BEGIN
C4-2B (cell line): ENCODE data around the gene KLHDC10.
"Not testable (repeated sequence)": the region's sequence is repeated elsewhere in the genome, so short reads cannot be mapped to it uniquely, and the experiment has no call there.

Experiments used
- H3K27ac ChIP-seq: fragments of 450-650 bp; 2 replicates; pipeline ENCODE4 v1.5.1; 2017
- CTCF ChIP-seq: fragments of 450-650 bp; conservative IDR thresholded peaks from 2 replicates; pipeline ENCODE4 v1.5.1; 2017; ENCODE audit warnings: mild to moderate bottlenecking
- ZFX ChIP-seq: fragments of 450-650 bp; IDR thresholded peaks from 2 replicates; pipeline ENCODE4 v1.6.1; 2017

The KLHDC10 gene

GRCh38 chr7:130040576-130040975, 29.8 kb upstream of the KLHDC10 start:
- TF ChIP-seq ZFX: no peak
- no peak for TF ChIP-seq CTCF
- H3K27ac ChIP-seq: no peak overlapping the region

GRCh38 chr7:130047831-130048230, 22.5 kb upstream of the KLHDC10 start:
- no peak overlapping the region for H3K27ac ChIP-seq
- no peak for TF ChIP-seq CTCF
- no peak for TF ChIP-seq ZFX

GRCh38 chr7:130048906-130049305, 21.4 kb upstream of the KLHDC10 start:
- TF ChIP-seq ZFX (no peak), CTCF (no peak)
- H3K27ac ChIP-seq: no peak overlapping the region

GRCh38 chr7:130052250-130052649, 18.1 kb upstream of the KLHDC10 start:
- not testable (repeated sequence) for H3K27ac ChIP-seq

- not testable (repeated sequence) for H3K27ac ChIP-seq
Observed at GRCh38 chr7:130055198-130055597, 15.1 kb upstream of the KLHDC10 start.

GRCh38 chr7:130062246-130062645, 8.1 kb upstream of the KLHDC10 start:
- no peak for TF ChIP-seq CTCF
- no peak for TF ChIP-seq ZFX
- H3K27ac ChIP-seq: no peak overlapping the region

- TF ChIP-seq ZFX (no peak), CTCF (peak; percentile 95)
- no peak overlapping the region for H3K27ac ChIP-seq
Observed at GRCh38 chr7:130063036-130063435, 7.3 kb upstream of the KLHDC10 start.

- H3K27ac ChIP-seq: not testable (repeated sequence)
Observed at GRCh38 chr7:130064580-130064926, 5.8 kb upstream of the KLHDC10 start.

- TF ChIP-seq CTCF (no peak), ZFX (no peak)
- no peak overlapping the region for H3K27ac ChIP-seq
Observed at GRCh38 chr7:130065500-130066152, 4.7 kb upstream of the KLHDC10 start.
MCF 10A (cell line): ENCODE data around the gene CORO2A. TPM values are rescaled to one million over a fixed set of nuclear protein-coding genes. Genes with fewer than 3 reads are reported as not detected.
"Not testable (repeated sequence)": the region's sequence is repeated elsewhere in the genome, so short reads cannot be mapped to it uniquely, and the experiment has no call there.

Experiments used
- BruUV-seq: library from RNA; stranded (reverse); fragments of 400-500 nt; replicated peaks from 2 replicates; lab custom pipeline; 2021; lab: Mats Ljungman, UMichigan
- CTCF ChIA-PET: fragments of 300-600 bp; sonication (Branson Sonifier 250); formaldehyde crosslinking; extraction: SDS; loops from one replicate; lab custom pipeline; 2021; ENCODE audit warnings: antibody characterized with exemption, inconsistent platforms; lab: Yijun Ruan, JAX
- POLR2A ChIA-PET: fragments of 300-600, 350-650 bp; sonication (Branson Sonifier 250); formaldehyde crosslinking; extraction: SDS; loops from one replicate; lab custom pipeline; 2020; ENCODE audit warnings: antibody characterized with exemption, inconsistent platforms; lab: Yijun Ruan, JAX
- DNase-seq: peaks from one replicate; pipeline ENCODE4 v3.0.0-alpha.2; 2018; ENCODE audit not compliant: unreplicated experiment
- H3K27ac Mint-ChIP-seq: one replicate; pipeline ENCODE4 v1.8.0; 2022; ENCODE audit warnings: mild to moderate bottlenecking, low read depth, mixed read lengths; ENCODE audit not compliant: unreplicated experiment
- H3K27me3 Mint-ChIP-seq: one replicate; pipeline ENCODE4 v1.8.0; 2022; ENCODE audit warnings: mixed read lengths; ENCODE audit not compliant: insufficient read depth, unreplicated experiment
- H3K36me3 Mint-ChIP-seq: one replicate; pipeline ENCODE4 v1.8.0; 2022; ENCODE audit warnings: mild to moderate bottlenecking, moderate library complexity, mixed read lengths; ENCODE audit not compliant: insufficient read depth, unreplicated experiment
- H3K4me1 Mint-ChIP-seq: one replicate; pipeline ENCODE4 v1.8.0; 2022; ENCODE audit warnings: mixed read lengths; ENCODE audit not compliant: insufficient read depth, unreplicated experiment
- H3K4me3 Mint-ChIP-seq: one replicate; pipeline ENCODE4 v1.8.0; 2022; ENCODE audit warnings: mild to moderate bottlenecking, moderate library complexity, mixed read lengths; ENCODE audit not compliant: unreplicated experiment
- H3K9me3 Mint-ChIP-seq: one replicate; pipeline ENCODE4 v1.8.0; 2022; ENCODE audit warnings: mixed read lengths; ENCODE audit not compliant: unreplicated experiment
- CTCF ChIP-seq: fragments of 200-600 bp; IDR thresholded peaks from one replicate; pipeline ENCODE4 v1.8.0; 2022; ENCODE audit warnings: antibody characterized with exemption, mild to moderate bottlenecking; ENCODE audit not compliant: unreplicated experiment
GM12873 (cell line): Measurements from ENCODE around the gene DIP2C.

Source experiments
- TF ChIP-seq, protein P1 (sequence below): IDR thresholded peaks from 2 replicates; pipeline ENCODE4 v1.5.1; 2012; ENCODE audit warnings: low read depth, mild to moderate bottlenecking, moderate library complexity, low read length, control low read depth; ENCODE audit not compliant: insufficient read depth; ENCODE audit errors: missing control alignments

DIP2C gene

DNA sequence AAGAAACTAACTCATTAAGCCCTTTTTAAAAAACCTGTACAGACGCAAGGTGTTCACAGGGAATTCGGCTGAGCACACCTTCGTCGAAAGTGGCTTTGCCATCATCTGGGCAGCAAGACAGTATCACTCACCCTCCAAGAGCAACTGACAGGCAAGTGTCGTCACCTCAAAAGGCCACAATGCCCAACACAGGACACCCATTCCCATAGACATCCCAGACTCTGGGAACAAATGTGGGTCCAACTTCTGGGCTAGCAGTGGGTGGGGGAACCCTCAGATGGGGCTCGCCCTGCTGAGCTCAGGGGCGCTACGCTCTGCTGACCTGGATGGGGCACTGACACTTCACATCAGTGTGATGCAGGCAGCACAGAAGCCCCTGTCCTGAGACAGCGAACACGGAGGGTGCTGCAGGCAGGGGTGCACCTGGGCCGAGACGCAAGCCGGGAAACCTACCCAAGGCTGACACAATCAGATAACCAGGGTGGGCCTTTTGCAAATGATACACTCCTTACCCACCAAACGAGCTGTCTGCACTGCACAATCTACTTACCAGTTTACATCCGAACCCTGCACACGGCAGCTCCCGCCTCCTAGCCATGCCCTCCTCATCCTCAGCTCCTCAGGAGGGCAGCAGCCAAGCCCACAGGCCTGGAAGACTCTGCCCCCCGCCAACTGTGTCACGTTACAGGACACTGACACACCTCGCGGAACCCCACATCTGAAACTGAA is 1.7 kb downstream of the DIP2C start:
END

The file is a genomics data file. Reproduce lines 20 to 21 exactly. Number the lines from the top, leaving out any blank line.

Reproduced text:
- not testable (repeated sequence) for H3K27ac ChIP-seq

- not testable (repeated sequence) for H3K27ac ChIP-seq